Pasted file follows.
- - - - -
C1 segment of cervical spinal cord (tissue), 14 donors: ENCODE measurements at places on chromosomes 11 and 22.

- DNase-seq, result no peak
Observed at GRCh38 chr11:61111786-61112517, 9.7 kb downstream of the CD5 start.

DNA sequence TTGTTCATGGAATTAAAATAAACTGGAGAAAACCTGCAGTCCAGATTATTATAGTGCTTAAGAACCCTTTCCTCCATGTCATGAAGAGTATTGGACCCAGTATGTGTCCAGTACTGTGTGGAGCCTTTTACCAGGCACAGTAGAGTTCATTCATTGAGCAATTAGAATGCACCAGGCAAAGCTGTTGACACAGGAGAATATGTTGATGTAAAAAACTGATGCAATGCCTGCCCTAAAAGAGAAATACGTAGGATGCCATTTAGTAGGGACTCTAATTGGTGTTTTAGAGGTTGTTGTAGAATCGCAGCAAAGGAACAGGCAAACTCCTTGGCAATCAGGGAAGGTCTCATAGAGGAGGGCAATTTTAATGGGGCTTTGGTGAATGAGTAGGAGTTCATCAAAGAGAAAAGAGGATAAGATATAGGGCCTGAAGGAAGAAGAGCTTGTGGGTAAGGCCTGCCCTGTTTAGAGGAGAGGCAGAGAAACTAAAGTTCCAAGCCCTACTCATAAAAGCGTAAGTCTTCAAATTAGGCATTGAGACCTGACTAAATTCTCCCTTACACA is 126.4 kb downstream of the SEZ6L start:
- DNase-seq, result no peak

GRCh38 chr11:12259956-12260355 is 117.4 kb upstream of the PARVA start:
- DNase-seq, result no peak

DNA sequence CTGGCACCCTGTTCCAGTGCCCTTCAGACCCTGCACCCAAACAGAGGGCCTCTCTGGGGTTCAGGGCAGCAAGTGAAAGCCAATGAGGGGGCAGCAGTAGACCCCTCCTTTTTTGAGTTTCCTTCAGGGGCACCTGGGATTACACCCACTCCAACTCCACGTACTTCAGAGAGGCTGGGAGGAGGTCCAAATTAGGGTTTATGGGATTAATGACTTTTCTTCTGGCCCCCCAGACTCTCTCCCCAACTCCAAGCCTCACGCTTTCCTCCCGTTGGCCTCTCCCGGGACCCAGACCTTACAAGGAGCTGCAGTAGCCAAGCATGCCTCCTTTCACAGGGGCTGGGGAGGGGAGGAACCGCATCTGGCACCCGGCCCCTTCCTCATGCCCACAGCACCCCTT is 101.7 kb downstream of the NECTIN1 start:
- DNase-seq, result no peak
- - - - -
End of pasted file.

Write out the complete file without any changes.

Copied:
C1 segment of cervical spinal cord (tissue), 14 donors: ENCODE measurements at places on chromosomes 11 and 22.

- DNase-seq, result no peak
Observed at GRCh38 chr11:61111786-61112517, 9.7 kb downstream of the CD5 start.

DNA sequence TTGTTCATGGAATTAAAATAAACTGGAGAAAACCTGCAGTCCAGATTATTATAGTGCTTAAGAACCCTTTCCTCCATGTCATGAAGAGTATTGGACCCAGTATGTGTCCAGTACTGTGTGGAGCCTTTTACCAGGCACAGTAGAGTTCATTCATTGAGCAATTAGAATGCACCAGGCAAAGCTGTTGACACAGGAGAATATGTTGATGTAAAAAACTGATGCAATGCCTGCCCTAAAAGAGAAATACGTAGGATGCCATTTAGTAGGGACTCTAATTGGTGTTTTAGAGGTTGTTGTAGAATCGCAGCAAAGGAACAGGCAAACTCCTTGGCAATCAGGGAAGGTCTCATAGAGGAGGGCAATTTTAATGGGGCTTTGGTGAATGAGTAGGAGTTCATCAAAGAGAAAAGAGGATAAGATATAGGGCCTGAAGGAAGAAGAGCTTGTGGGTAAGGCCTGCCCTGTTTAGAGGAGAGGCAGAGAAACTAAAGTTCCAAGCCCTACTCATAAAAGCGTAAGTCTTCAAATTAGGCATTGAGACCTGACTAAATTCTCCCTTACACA is 126.4 kb downstream of the SEZ6L start:
- DNase-seq, result no peak

GRCh38 chr11:12259956-12260355 is 117.4 kb upstream of the PARVA start:
- DNase-seq, result no peak

DNA sequence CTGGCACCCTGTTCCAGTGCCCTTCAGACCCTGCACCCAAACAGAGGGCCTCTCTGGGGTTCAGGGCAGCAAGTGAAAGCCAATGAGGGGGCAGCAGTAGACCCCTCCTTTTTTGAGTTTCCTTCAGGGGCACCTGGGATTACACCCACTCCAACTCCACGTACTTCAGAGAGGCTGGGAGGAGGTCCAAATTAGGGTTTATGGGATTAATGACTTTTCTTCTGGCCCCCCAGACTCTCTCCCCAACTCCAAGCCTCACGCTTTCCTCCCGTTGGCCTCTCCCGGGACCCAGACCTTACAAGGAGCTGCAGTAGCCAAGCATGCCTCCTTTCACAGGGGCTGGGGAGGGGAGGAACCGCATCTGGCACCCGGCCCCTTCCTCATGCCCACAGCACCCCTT is 101.7 kb downstream of the NECTIN1 start:
- DNase-seq, result no peak